Following an oil spill, all parts of the surrounding marine environment feel the impact. The rapid influx and high concentration of oil during a spill causes harm to these marine communities in the area. The plants and animals whose bodies become covered in oil die from mechanical smothering; different types of turtles perish after consuming oil-coated food; birds’ feathers lose their waterproofing, causing them to die from hypothermia; and more animals become confused and demonstrate unusual behavior changes after inhaling the volatile organic compounds.
Small spills can even create significant damage to the marine environment. In 1976 an oil tanker released 5 tons of oil into the Baltic Sea, which caused a silky, smooth patch of water there. During the treacherous stormy seas, this oil spread all around, killing 60,000 of the winter population of the long-tailed duck (Jernelov, 2010).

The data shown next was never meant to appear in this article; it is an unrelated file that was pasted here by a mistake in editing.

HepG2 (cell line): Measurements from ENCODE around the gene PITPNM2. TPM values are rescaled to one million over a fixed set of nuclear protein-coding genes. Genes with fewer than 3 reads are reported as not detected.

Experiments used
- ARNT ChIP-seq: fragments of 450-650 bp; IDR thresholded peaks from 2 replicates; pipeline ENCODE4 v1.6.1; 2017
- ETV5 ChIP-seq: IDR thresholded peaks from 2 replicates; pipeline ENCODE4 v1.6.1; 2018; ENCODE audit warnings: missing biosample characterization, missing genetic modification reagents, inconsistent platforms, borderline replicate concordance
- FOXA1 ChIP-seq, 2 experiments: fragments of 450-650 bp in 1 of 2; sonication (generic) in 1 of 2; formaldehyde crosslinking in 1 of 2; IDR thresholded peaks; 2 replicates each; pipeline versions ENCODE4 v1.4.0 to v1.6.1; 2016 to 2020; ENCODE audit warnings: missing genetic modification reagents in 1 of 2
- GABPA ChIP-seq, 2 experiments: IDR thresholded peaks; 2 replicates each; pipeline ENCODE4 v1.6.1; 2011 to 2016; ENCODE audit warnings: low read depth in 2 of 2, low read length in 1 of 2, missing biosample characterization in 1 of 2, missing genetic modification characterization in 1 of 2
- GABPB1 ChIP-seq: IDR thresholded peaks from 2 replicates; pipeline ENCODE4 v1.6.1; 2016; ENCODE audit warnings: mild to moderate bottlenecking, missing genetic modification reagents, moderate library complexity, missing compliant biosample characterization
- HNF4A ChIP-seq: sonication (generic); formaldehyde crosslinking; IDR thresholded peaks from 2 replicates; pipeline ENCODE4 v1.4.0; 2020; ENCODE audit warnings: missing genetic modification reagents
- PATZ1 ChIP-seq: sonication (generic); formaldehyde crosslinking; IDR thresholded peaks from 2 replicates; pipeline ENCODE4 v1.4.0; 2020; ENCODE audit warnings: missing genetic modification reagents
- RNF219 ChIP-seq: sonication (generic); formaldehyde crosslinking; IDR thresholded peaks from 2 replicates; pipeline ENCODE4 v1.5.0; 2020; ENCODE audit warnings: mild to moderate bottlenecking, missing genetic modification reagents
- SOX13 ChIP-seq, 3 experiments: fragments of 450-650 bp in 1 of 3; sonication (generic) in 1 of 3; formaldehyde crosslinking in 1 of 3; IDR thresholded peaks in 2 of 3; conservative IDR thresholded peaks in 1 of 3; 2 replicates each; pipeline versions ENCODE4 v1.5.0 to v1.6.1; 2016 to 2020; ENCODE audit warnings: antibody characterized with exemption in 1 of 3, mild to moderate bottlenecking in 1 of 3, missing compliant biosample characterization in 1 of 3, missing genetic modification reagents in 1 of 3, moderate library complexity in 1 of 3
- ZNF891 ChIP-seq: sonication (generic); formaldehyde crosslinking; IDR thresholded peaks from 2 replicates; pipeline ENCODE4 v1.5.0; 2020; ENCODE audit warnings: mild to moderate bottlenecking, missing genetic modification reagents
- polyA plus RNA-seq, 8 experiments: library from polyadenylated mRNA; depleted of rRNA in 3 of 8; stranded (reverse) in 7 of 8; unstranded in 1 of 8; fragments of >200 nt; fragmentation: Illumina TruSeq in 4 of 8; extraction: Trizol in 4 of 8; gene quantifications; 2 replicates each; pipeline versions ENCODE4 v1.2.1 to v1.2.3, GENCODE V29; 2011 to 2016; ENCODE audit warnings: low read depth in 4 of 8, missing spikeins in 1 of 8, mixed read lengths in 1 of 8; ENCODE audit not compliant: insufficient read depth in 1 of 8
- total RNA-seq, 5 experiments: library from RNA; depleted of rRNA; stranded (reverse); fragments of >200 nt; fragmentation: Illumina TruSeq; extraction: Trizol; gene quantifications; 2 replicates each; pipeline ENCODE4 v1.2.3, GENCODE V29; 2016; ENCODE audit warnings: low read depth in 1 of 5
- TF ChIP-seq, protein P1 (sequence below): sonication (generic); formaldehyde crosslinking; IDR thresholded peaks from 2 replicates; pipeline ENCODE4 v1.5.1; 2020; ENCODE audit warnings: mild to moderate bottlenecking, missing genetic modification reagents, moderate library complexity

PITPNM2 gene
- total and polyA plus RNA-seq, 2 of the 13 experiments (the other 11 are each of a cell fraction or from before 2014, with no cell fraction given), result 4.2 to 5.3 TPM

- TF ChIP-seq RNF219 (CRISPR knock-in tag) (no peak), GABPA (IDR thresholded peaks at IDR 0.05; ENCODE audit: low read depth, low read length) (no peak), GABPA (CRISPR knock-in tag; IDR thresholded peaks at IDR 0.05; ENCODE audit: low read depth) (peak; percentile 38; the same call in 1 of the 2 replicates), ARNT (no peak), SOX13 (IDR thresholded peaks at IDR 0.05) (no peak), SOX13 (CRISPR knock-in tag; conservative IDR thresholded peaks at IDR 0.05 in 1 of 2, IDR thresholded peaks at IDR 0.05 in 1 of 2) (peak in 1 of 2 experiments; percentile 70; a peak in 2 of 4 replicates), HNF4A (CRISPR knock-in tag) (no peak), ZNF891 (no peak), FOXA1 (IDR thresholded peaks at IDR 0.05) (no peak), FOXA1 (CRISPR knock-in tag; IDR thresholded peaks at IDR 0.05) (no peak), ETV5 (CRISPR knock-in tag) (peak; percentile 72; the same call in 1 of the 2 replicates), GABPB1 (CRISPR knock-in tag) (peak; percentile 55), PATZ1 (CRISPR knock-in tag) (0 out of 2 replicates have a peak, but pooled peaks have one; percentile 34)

Marine organisms that reside close to an oil spill area face exposure to a myriad of petroleum-degrading microbes, hydrocarbons, and toxic substances related to drilling muds and produced water. In order to protect the ecologically sensitive coastlines around the Gulf of Mexico from the disastrous explosion and collapse of the Deepwater Horizon oil rig nearly two years, aircrafts carrying dispersants release these dispersants into the water at or near this site. About two million gallons of dispersants have been dumped into the oil in an intentional effort to protect the gulf’s sensitive coastline. Surface oil seems to affect only the surface of the water column; however, dispersed oil actually affects the entire water column. Surface oil slowly settles due to wind, wave action, and other factors. Dispersants don’t get rid of the oil; they transform it into droplets. The zooplankton, one of the minute pieces of the marine food web, becomes endangered. The zooplankton confuses the oil droplets for food, which inadvertently kill them off. Because zooplankton is a key component of the marine food web, the effects from this consumption spiral upward. The amount and varieties of marine life decreases especially with those living close to or in the seabed. Not only may the reproduction rates and growth of the entire groups of marine life that live in the water column decrease following an oil spill, but also genetic mutations may occur. A horrifying view of the Deepwater Horizon spill reveals unsettling glimpses of dying birds, oil-fouled marshes, and distressed coastal residents (Klemas, 2010).